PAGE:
Sample Grading Rubric for Labs

by Jonathan Vaughan

laboratory reports in Psychology

NAME ______________________
Each criterion gets up to 10 points (80 points total).
Grading rubric:
____  Content [Does the writing flow clearly and logically, touching on all the necessary major points, developing coherent arguments and exposition?]
____  Style [Is the writing free of spelling and grammatical errors, with clear transitions from one topic to another, etc.] 
____   APA* Style [Are all the formalities followed in the formatting of the main text and the references?]
____  Experiment design (or topic choice, if relevant) [Does the design of the experiment make it possible to draw unambiguous conclusions from the data, or are there experimental confounds that need to be addressed?]
____  Experiment (or topic) description [Are the motivation for the study (introduction), the methods used, and the results clearly spelled out?]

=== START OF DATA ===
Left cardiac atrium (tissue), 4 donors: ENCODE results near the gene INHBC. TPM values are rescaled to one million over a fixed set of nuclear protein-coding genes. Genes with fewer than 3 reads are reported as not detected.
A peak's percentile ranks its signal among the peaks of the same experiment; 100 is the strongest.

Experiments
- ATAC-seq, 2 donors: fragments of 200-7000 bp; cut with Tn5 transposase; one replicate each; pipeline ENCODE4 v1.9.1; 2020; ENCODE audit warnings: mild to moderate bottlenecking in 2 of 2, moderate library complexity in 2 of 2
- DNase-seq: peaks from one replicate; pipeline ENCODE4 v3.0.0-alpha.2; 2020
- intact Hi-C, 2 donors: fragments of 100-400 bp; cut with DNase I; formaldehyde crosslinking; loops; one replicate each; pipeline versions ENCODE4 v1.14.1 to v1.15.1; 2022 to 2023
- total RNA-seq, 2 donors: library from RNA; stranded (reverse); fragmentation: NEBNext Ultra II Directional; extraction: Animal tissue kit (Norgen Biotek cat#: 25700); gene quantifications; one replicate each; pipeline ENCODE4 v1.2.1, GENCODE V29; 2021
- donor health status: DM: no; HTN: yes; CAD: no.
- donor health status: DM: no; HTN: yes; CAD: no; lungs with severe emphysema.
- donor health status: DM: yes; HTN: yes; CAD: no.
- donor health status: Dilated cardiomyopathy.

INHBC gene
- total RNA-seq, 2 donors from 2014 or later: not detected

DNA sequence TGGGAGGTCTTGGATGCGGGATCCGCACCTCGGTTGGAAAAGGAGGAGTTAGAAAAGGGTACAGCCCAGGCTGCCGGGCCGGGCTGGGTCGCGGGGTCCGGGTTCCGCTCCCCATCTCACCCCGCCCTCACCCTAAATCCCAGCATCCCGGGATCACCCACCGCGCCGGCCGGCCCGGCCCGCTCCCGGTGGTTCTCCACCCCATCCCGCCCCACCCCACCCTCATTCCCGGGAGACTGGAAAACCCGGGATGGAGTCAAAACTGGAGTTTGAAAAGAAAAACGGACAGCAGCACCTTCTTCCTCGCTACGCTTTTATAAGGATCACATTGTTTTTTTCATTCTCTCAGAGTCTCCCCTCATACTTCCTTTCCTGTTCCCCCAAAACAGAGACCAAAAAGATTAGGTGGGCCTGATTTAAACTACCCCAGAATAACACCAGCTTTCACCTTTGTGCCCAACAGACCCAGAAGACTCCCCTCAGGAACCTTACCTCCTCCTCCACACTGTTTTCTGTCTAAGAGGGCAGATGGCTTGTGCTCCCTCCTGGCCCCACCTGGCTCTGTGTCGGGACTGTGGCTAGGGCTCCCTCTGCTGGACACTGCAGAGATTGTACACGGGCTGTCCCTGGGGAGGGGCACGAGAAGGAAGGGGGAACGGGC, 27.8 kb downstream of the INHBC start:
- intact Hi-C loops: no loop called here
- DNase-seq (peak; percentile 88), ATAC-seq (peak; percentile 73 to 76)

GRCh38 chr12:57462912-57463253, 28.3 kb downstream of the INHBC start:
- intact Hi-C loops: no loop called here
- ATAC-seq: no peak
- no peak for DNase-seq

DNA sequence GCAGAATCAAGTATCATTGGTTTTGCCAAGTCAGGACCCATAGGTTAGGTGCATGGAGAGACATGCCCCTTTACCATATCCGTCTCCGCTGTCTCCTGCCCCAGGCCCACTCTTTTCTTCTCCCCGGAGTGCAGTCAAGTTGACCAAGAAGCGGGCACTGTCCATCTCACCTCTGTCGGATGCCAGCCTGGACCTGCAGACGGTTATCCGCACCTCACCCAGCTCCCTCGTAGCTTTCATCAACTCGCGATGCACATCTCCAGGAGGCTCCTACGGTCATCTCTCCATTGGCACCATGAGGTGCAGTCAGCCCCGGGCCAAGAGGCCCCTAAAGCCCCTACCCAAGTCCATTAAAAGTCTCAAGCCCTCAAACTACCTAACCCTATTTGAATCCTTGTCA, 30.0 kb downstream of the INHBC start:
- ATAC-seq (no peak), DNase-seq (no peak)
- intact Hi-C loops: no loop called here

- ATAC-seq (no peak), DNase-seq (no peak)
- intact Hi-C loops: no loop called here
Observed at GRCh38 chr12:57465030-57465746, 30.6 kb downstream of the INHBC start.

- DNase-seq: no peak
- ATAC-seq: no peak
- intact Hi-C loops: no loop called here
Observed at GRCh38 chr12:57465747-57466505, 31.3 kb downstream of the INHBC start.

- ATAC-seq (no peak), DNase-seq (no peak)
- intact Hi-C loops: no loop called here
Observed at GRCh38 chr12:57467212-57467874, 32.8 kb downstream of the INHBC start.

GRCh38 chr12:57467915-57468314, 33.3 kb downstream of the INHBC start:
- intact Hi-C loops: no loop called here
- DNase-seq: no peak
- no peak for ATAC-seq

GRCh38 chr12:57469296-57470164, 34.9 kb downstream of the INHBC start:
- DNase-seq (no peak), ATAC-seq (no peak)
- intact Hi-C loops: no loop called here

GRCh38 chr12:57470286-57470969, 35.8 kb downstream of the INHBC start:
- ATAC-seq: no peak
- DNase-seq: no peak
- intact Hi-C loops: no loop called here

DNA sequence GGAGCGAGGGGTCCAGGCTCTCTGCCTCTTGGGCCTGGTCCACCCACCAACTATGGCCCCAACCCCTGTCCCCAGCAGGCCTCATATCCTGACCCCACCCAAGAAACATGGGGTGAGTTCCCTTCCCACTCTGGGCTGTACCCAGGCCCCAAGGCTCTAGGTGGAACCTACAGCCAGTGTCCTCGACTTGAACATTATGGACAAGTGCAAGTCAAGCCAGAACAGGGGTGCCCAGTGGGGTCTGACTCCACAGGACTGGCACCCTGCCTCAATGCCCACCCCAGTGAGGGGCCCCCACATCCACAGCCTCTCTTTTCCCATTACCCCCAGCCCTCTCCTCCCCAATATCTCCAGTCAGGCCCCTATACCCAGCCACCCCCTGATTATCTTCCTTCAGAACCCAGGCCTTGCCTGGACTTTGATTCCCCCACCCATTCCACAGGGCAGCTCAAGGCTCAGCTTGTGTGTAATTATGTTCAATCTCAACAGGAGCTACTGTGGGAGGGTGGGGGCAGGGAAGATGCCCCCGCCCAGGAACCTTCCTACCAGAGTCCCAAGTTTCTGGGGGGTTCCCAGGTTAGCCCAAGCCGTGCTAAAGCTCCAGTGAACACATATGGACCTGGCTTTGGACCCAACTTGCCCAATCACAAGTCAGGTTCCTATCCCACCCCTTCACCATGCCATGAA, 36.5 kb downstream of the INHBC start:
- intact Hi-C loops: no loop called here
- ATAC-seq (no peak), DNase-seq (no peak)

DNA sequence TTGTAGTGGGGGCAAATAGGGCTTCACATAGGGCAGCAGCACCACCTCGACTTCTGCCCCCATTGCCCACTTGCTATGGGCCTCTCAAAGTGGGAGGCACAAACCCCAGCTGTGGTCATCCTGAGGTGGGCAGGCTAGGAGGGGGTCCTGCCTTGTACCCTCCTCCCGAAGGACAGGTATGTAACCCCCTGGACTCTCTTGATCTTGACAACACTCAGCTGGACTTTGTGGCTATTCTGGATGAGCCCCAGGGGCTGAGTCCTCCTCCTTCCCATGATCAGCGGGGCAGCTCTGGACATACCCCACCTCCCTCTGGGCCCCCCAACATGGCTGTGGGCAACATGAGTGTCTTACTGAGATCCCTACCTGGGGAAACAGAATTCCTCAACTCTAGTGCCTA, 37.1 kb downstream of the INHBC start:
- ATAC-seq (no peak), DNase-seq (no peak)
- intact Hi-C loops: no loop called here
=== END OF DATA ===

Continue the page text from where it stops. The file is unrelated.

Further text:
____  Results description [Are the direction and magnitude of all effects clearly described, and well integrated with the statistical support?]
____  References cited  [Are they connected to the purpose and goals of your study? Are most of them “fresh”, that is not taken directly from our class reading, or encountered in the work of other students? Are all the references primary references (works you have personally read, not just read about in some other source)?]
___  Reference discussion [Does the description of each study discussed clearly follow the HMRDS** format? Is enough information presented to permit evaluation of the study? Is the relation between the cited work and your own study made clear in the introduction and discussion?]
____ total out of 80 points
* APA style is our discipline’s conventional organization and formatting principles. We follow the Publication Manual of the American Psychological Association, Sixth Edition.  Also see Madigan, R., Johnson, S., & Linton, P. (1995). The language of psychology: APA style as epistemology. American Psychologist, 50, 428-436.
** The HMRDS format is: Discuss the Hypotheses, Methods, Results, Discussion (Interpretation) and Source of each of the articles noted in the Introduction and Discussion of your paper.
Jonathan Vaughan, Psychology Department
Hamilton College
January 25, 2010

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